Brief takes from recent news or commentary on the news:
At Americablog, John Aravosis notes that a CBS poll in 2010 discovered that if you ask people whether they support "Don't ask, don't tell" in the military using the word "gay," they want to end the discriminatory policy. But substitute the word "homosexual" for "gay," and they are suddenly in support of discrimination. He concludes:
People are biased against the word "homosexual."
Who does like the word "homosexual"? Religious right anti- civil rights activists. Why? Because the word now has a negative connotation, whereas the word "gay" does not.
For Box Turtle Bulletin, Jim Burroway comments on the text of of Idaho Judge Candy Dale's ruling yesterday which ruled that the state ban on same-sex marriage is unconstitutional: he notes that Dale cites the Supreme Court statement in United States v. Virginia striking down the all-male admission policy of Virginia Military Institute,
"[T]he history of our Constitution . . . is the story of the extension of constitutional rights and protections to people once ignored or excluded. United States v. Virginia, 518 U.S. 515, 557 (1996)." Slow as the march toward equality may seem, it is never in vain.
Ryan J. Reilly at Huffington Post also takes a look at Judge Dale's citations, noting that she cited Supreme Court Justice Anthony Scalia:
Dale cited that Scalia quote in her opinion on Tuesday, using the conservative justice's words to undermine Idaho's argument that the law was about preserving traditional civil marriage as an institution, and that any discriminatory effects of the law were incidental.
"Although the Court finds Idaho’s Marriage Laws were motivated, in part, by important governmental interests, their history demonstrates that moral disapproval of homosexuality was an underlying, animating factor," Dale wrote.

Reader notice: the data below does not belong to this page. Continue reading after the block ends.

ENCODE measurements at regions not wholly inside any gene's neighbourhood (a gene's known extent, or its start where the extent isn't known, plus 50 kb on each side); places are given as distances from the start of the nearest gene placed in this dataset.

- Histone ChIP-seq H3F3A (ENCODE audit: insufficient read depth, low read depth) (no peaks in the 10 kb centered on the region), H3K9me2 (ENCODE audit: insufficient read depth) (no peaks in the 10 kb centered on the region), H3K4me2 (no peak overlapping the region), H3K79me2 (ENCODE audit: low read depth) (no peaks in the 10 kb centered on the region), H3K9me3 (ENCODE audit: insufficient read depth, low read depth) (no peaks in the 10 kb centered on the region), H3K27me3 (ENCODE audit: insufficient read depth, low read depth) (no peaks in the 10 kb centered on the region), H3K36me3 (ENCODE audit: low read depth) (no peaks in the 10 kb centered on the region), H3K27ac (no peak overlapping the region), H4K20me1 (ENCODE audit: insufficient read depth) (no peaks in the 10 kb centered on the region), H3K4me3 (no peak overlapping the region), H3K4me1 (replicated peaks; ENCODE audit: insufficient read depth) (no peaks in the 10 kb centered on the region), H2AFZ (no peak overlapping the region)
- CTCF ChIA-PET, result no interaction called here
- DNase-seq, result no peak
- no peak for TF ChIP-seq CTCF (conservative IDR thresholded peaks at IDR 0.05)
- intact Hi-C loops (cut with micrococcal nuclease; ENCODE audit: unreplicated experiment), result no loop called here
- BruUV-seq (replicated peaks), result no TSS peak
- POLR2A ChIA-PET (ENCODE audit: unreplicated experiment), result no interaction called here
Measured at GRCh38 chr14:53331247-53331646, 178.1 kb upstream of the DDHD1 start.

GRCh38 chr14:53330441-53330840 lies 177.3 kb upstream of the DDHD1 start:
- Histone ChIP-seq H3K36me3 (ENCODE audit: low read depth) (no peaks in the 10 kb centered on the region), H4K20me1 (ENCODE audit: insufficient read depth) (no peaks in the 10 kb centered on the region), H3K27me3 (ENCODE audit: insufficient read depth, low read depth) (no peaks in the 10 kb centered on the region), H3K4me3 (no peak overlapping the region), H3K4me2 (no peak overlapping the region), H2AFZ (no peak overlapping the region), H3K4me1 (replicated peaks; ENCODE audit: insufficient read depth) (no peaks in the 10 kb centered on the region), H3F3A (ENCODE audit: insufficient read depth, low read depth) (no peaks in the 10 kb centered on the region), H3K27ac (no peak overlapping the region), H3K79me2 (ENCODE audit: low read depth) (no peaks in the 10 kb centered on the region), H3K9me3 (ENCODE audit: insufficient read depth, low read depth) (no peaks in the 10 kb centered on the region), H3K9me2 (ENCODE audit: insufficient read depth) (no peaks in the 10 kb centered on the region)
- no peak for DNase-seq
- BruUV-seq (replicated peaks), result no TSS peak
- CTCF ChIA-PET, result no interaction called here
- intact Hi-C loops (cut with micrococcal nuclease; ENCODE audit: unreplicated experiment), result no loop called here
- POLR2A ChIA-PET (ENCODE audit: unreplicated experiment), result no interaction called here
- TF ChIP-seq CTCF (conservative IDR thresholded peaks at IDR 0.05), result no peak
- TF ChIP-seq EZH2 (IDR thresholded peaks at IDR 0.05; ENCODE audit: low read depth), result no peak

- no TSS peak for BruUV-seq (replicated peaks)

In her 57-page decision, Dale stated, "Idaho’s Marriage Laws withhold from them a profound and personal choice, one that most can take for granted. By doing so, Idaho’s Marriage Laws deny same-sex couples the economic, practical, emotional, and spiritual benefits of marriage, relegating each couple to a stigmatized, second-class status. Plaintiffs suffer these injuries not because they are unqualified to marry, start a family, or grow old together, but because of who they are and whom they love."
Here's Jayden Cameron at Gay Mystics on the news reports he's reading regarding the extension of marriage equality to Arkansas:
It's comforting to see so many lesbians rejoicing. We can be sure that many an unwanted child will now find new homes with these stalwart women, so many of whom provide families for mentally and emotionally challenged children. The unwanted ones. I know of one rare lesbian family raising seven such children, each with his or her severe developmental needs.
For Religion Dispatches, Sarah Pulliam-Bailey asks Pulitzer-prize-winning novelist Marilynne Robinson about same-sex marriage. Robinson replies,
I’m a great admirer of the Old Testament. It’s an absolute trove of goodness and richness. But I don’t think we should stone witches. And if you choose to value one or two verses in Leviticus over the enormous, passionate calls for social justice that you find right through the Old Testament, that’s primitive.
Michael D. Clark reports for the Cincinnati Courier-Journal that veteran Catholic school teacher Molly Shumate chooses not to sign the new contract for teachers in that diocese's Catholic schools, about which I wrote several days ago. The contract tells teachers they can be fired for supporting the "homosexual lifestyle." Shumate's son Zach is gay. She says,
In my eyes there is nothing wrong with my son. This is what God gave me and what God created and someone I should never be asked to not support. If my son were to say to me, "Will you go somewhere with me that is supported or run by gays and lesbians," I would have to tell him no, according to that contract. And if my picture was taken, what would happen?